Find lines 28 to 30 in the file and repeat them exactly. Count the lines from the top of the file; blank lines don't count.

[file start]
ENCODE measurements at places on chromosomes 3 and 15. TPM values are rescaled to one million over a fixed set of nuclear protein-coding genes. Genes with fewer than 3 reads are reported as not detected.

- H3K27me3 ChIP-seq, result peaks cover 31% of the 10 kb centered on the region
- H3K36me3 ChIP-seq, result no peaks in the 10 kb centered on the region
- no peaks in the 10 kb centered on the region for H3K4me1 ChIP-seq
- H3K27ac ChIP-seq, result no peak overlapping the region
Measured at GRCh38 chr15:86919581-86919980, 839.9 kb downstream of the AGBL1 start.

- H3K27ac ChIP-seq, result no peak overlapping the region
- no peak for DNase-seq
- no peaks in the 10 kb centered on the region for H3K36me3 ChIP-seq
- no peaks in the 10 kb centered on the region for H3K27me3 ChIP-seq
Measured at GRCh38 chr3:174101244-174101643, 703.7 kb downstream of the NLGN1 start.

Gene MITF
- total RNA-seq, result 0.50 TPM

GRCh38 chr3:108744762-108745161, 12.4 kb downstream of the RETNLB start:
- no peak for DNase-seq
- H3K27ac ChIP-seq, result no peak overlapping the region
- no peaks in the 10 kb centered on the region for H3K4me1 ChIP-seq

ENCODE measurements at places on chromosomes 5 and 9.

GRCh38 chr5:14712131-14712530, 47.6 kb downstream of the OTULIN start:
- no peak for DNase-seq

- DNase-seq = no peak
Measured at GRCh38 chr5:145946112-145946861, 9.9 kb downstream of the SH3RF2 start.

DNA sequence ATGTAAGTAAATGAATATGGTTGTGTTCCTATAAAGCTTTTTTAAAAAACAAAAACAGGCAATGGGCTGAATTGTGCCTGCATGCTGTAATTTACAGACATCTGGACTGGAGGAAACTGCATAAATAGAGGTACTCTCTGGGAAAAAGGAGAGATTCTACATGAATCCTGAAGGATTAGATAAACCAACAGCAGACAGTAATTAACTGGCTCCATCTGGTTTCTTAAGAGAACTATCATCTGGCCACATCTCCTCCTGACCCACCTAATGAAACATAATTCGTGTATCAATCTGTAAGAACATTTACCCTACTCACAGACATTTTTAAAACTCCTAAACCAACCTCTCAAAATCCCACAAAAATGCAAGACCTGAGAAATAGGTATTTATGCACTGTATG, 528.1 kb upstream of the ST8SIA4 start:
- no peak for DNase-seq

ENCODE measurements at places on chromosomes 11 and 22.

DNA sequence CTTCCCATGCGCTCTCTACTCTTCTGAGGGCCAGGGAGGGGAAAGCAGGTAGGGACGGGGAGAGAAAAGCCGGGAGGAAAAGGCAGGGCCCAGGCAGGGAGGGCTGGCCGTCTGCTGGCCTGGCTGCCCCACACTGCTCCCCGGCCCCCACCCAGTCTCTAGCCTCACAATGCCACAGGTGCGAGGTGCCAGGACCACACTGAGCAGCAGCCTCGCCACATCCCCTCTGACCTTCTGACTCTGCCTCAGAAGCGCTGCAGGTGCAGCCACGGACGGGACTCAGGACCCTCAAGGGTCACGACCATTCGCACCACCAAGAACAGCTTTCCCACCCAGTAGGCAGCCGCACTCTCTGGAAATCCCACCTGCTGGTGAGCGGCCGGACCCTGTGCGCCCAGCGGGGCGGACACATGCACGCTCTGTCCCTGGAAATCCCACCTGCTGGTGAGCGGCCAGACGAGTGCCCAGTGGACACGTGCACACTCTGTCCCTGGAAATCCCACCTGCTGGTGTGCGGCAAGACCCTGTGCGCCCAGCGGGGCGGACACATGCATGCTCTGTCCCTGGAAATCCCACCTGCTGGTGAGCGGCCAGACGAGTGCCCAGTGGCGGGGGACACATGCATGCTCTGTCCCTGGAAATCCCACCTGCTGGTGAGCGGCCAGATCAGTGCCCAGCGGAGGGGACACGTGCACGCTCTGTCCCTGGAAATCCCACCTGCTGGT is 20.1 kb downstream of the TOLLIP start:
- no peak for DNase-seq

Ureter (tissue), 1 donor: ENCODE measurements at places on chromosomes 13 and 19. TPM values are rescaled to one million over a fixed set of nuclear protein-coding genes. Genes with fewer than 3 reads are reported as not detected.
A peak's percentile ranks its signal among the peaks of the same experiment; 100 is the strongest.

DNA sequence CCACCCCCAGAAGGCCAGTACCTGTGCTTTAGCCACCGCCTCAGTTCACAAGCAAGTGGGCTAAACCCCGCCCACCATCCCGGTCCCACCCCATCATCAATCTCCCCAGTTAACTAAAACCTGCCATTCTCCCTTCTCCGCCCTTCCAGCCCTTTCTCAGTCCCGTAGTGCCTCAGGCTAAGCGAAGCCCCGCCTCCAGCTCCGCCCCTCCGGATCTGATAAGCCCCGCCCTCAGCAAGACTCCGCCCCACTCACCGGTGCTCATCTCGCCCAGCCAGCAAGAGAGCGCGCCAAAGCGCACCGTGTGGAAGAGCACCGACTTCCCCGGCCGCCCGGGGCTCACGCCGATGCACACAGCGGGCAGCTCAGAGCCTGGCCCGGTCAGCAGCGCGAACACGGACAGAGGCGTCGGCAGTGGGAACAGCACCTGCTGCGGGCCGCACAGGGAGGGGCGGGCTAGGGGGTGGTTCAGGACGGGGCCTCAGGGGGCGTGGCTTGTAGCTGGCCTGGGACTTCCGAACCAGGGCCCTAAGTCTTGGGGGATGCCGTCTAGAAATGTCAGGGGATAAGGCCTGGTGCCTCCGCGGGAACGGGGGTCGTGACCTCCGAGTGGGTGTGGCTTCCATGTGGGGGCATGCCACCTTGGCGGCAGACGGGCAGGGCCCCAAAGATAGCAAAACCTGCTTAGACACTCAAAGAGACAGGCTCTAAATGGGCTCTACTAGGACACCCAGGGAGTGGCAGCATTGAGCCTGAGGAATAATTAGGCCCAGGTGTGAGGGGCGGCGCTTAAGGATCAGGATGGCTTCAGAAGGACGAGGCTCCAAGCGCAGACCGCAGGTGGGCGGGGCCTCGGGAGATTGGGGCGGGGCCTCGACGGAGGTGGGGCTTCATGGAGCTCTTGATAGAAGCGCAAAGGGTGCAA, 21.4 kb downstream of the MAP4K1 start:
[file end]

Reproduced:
Ureter (tissue), 1 donor: ENCODE measurements at places on chromosomes 13 and 19. TPM values are rescaled to one million over a fixed set of nuclear protein-coding genes. Genes with fewer than 3 reads are reported as not detected.
A peak's percentile ranks its signal among the peaks of the same experiment; 100 is the strongest.

DNA sequence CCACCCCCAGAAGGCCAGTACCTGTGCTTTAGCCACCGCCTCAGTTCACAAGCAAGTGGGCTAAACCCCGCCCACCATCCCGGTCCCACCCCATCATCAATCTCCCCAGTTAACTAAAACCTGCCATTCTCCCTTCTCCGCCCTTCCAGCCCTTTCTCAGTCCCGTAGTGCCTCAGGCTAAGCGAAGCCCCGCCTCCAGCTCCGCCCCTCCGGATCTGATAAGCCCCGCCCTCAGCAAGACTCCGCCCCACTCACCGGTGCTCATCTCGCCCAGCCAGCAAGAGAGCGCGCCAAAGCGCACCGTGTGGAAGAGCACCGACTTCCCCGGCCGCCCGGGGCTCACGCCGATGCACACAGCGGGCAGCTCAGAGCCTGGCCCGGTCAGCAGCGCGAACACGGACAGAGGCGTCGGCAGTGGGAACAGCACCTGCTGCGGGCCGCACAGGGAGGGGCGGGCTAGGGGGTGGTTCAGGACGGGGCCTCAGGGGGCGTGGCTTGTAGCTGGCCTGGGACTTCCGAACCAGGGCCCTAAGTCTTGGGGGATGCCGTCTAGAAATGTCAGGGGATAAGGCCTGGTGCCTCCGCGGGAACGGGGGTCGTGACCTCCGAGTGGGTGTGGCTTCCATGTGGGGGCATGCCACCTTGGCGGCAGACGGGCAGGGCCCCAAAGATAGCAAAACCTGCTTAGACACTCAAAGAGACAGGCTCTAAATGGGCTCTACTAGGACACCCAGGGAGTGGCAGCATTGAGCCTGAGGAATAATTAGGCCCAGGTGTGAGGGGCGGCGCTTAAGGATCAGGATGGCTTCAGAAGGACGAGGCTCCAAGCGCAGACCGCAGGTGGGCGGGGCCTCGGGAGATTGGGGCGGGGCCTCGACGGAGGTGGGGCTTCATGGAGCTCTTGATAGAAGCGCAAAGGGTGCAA, 21.4 kb downstream of the MAP4K1 start: